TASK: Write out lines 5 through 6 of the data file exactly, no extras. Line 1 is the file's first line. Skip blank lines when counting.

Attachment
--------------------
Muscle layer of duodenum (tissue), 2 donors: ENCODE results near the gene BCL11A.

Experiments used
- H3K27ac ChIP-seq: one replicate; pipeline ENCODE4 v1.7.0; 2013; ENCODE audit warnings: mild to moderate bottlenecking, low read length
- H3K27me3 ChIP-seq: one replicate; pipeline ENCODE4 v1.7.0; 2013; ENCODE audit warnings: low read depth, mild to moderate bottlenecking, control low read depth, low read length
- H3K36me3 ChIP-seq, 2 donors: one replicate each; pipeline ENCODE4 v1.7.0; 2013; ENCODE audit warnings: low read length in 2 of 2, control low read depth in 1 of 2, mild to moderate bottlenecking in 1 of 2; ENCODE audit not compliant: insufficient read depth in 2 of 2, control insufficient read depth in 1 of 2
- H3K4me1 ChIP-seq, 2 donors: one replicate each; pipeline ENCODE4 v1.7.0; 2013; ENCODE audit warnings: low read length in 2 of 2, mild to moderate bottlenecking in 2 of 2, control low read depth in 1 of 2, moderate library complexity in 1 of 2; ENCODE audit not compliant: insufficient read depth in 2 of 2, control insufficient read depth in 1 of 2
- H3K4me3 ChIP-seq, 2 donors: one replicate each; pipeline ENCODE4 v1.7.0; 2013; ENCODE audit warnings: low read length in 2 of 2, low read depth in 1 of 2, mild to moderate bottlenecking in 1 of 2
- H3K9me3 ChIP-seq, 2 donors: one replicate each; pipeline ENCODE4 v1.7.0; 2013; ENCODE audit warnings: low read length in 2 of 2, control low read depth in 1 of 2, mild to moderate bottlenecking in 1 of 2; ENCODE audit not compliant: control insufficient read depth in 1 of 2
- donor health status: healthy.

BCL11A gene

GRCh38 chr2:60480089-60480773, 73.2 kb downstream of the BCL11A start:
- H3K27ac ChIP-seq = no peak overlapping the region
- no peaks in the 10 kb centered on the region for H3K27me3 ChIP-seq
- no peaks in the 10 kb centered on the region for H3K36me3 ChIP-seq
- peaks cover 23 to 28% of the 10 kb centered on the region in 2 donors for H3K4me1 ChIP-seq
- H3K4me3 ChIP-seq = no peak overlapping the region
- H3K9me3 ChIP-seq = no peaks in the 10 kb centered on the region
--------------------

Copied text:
- H3K36me3 ChIP-seq, 2 donors: one replicate each; pipeline ENCODE4 v1.7.0; 2013; ENCODE audit warnings: low read length in 2 of 2, control low read depth in 1 of 2, mild to moderate bottlenecking in 1 of 2; ENCODE audit not compliant: insufficient read depth in 2 of 2, control insufficient read depth in 1 of 2
- H3K4me1 ChIP-seq, 2 donors: one replicate each; pipeline ENCODE4 v1.7.0; 2013; ENCODE audit warnings: low read length in 2 of 2, mild to moderate bottlenecking in 2 of 2, control low read depth in 1 of 2, moderate library complexity in 1 of 2; ENCODE audit not compliant: insufficient read depth in 2 of 2, control insufficient read depth in 1 of 2